See also[edit]

References[edit]

  1. ^ Brooks, Max (2010). World War Z (Kindle Edition). Gerald Duckworth. p. 190. ISBN 0715637037. 
  2. ^ a b c d e "Exclusive Interview: Max Brooks on World War Z". Eat My Brains!. October 20, 2006. Retrieved April 26, 2008. 
  3. ^ "'The Zombie Survival Guide' With Max Brooks". Washington Post. October 30, 2003. Retrieved April 14, 2009. 
  4. ^ a b c Brooks, Max (October 6, 2006). "Zombie Wars". Washington Post. Retrieved September 19, 2008. 
  5. ^ "Max Brooks Talks pt. 1, Comic-Con 2008". 
  6. ^ a b Phipps, Keith (October 25, 2006). "World War Z: An Oral History Of The Zombie War". The A.V. Club. The Onion. Retrieved September 19, 2008. 
  7. ^ a b Currie, Ron (September 5, 2008). "The End of the World as We Know it". Untitled Books. Retrieved September 21, 2008. [dead link]
  8. ^ a b c Carroll, Siobhan (October 31, 2006). "World War Z: An Oral History of the Zombie War by Max Brooks". Strange Horizons. Retrieved September 19, 2008. 
  9. ^ "Brooks redefines the zombie genre in WWZ". 
  10. ^ a b Utter, Alden (October 2, 2006). "Brooks puts brains in print for zombie fanatics". The Eagle. Retrieved September 9, 2008. 
  11. ^ a b Cruz, Gilber (September 15, 2006). "Book Review World War Z". Entertainment Weekly. Retrieved September 19, 2008. 
  12. ^ Cripps, Charlotte (November 1, 2006). "Preview: Max Brooks' Festival Of The (Living) Dead! Barbican, London". The Independent (UK). Retrieved September 19, 2008. 
  13. ^ a b Lance Eaton (October 2, 2006). "Zombies Spreading like a Virus: PW Talks with Max Brooks". Interview. Publishers Weekly. Retrieved January 15, 2009. [dead link]
  14. ^ Donahue, Dick (August 7, 2006). "Three Answers: Max Brooks". Interview. Publishers Weekly. Retrieved January 15, 2009. [dead link]
  15. ^ Silver, Steven H. (2006). "World War Z: An Oral History of the Zombie War Review". SF Site. Retrieved September 19, 2008. 
  16. ^ Daily, Patrick. "Max Brooks". Chicago Reader. Retrieved October 28, 2008. 
  17. ^ Coco, Pete (October 11, 2008). "Review: World War Z". Time Out Chicago. Retrieved September 19, 2008. 
  18. ^ Taylor, Drew (October 28, 2008). "The Hunt for Real October". Fairfield Count Weekly. Retrieved October 30, 2008. [dead link]
  19. ^ "Best Sellers: October 15, 2006". The New York Times. October 15, 2006. Retrieved October 2, 2008.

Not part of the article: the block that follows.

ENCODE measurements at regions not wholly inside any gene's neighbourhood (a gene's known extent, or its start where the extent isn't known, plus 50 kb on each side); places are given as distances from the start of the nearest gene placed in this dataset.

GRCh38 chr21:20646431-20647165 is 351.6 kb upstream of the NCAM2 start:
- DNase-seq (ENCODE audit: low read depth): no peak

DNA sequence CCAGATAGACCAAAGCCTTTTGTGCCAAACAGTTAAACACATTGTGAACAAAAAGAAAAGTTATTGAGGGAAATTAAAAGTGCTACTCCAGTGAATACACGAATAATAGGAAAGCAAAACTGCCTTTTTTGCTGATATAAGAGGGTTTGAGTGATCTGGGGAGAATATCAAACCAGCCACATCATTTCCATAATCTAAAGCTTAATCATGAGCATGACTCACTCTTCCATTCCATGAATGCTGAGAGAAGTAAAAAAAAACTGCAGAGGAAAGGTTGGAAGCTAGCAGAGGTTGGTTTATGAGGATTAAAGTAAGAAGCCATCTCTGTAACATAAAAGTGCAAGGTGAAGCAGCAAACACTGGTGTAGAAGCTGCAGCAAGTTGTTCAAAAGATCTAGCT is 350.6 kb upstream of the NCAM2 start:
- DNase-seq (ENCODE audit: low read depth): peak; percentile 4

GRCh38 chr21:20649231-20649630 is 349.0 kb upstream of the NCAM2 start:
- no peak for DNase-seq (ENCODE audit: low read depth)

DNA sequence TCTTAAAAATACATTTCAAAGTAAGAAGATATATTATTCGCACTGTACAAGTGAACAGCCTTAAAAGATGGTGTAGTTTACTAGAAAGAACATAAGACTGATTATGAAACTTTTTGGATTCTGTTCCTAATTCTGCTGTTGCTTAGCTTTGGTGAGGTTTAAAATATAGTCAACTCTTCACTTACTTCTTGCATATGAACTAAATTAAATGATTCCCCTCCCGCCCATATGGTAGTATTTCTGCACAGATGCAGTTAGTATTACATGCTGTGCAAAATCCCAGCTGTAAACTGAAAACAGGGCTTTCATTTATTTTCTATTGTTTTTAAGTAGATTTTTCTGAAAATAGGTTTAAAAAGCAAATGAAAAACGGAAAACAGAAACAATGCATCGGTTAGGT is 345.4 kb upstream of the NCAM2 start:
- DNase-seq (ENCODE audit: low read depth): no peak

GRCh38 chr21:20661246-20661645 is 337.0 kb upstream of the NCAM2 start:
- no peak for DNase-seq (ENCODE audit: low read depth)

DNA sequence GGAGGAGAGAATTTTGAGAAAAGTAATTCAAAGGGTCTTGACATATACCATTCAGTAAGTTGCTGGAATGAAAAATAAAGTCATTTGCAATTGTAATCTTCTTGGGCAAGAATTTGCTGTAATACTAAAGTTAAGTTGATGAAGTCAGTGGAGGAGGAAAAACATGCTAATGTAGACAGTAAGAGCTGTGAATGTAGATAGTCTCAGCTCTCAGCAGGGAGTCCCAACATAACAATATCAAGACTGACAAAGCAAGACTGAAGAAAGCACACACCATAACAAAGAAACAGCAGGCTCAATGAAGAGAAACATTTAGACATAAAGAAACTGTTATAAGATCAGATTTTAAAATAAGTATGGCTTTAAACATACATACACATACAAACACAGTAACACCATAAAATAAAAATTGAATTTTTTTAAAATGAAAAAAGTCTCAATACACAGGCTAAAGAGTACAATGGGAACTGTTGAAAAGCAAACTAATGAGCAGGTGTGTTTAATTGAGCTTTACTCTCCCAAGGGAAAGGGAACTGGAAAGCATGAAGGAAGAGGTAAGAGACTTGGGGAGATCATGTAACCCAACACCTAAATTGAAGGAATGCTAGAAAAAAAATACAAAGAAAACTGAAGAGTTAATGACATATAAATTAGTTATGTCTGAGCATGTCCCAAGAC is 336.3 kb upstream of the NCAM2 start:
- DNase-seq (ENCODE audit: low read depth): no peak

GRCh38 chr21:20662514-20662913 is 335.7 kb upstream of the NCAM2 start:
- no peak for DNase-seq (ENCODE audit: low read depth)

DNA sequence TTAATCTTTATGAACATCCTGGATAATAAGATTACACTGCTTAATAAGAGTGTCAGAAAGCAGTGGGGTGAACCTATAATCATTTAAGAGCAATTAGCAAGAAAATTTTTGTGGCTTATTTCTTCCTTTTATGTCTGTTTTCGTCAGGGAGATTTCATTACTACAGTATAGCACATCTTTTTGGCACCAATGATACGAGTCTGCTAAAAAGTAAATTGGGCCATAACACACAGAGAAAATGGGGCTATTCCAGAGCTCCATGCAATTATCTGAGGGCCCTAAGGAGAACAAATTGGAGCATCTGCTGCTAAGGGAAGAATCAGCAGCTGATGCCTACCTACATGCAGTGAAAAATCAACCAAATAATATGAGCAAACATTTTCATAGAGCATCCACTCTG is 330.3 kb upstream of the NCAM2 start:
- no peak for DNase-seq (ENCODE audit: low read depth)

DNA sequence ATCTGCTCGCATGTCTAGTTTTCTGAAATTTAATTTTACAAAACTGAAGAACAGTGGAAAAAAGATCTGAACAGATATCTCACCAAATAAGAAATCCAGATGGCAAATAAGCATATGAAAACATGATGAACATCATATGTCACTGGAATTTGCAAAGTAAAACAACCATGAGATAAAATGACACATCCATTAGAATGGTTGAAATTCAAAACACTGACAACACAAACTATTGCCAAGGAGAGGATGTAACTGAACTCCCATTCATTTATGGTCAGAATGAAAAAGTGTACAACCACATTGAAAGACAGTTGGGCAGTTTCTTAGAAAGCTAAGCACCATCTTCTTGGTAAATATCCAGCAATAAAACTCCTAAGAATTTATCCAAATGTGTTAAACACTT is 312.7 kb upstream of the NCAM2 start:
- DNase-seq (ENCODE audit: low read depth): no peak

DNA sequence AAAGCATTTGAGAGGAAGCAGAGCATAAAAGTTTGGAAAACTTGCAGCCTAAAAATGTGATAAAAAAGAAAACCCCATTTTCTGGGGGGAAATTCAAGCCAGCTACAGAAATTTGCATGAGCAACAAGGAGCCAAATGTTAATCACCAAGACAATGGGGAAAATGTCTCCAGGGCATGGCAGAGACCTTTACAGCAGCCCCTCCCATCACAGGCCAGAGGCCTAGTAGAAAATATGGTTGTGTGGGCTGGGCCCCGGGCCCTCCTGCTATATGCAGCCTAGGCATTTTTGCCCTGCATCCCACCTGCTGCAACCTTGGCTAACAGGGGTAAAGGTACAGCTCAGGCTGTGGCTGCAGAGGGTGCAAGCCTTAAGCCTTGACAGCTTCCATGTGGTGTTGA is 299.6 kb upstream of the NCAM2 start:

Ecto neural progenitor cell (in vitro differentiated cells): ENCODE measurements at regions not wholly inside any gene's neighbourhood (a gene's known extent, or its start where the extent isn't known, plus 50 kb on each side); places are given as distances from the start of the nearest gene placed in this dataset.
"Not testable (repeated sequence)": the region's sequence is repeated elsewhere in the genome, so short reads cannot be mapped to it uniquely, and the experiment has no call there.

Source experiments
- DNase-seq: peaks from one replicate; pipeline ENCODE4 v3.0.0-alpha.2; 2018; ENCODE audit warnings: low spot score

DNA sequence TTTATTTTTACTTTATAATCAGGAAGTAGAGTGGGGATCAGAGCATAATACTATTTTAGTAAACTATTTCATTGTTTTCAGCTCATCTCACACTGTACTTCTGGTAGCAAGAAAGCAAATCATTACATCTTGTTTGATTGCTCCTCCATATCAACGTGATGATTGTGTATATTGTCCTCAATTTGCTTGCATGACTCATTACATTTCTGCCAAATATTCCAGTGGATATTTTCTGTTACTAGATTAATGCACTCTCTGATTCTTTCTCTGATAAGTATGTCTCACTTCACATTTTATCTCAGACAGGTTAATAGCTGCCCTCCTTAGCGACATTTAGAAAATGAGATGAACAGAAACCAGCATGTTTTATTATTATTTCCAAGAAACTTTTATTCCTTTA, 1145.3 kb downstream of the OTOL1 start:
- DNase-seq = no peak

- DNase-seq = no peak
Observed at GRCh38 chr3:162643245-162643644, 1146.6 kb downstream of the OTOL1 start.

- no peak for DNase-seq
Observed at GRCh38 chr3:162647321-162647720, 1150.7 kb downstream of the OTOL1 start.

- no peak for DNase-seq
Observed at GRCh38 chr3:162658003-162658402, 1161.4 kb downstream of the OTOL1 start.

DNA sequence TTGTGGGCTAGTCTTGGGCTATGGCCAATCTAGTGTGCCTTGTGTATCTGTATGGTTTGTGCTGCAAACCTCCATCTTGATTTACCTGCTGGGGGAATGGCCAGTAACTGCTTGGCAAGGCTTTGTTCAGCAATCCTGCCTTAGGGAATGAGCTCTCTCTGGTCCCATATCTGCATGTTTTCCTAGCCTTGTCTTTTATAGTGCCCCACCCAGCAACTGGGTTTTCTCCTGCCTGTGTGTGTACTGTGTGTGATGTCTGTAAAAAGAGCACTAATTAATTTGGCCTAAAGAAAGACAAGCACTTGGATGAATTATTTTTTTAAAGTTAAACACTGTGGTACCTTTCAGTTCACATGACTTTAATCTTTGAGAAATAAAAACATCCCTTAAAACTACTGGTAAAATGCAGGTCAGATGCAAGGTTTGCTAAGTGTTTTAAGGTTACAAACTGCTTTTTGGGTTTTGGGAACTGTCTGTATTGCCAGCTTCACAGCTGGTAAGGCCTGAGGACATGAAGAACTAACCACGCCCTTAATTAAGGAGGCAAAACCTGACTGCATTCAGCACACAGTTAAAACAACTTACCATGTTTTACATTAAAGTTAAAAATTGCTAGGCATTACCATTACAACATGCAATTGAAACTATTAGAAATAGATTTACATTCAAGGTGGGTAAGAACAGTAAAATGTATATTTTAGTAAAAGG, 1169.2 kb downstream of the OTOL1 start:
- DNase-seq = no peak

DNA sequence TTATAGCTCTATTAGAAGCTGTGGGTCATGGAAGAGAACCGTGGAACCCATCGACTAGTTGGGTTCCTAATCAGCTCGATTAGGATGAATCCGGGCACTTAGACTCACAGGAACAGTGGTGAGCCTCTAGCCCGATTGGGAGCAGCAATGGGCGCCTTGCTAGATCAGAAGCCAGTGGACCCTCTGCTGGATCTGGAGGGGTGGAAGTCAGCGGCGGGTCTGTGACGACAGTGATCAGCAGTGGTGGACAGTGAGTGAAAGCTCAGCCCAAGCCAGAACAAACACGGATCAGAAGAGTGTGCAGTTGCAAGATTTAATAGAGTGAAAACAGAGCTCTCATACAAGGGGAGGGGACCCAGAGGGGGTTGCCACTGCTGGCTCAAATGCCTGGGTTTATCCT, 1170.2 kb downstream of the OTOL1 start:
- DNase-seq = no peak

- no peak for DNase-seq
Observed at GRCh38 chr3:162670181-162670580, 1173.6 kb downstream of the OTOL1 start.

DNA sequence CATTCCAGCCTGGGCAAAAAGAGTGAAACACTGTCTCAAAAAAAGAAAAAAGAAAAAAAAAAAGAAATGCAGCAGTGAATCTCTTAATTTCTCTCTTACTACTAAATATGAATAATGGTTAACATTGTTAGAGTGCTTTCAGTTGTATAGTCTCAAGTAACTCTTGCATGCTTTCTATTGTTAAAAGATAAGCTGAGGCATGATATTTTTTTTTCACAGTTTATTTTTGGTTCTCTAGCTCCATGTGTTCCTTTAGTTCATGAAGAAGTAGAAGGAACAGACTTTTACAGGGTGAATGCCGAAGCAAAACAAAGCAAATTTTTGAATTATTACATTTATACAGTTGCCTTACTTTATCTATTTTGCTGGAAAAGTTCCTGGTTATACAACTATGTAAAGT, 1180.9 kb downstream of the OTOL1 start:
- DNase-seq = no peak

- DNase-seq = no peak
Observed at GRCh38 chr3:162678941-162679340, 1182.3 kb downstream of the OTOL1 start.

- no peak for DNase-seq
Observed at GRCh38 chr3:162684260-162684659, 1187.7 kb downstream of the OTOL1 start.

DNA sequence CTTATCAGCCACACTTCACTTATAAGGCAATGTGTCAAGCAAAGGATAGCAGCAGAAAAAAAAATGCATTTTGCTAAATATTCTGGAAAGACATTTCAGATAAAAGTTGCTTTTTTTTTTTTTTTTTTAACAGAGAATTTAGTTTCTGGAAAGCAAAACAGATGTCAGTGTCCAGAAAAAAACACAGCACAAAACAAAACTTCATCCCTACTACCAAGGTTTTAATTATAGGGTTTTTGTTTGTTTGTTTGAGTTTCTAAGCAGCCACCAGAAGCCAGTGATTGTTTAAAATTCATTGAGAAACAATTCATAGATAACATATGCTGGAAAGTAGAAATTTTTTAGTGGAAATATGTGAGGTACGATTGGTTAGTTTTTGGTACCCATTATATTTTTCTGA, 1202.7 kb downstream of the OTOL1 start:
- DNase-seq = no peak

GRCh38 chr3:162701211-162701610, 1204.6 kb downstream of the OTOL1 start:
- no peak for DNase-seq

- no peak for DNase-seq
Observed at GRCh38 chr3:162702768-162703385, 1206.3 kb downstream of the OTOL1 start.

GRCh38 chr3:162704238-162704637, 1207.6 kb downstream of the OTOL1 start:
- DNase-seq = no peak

20. ^ "Title Profile: World War Z". Publishers Weekly. Retrieved January 15, 2009. [dead link]
  21. ^ "Brooks's 'World War Z' Hits Sales Milestone". Publishers Weekly. November 10, 2011. Retrieved June 22, 2013. 
  22. ^ "World War Z: The Lost Files by Max Brooks - Audiobook". Random House. 2013-05-14. Retrieved 2014-05-19. 
  23. ^ "Audio Reviews: Week of 10/2/2006". Book review. Publishers Weekly. October 2, 2006. Retrieved January 15, 2009. [dead link]
  24. ^ DiMeo, Nate (September 18, 2008). "Read Me a Story, Brad Pitt". Slate. Retrieved September 20, 2008. 
  25. ^ "Audie Award press release". Audio Publishers Association. 2007. Archived from the original on July 19, 2007. Retrieved November 12, 2007. 
  26. ^ "Audies Gala 2007 Winners and nominees". Audio Publishers Association. Retrieved April 14, 2009. 
  27. ^ LaPorte, Nicole; Fleming, Michael (June 14, 2006). "Par, Plan B raise 'Zombie'". Variety. Retrieved November 12, 2007. 
  28. ^ Marshall, Rick (December 3, 2008). "J. Michael Straczynski On ‘World War Z’: ‘The Scale Of What We’re Doing Here Is Phenomenal’". MTV Movie Blog. Retrieved December 3, 2008. 
  29. ^ Marshall, Rick (July 22, 2010). "EXCLUSIVE: Brad Pitt To Star In 'World War Z,' Paramount Options 'Zombie Survival Guide' And 'Recorded Attacks'". MTV. Retrieved August 5, 2010. 
  30. ^ Miller, Dennis. "Max Brooks discusses World War Z, the movie". Mansfield University - MU on YouTube. YouTube. Retrieved 2 July 2013. 
  31. ^ McClintock, Pamela (13 March 2012). "Paramount Release Shakeup: Tom Cruise's 'One Shot' to Christmas; Brad Pitt's 'World War Z' to Summer". The Hollywood Reporter. Retrieved 14 March 2012. 
  32. ^ "The World War Z Game That Could Have Been | Kotaku Australia". Kotaku.com.au. Retrieved 2013-10-29. 

External links[edit]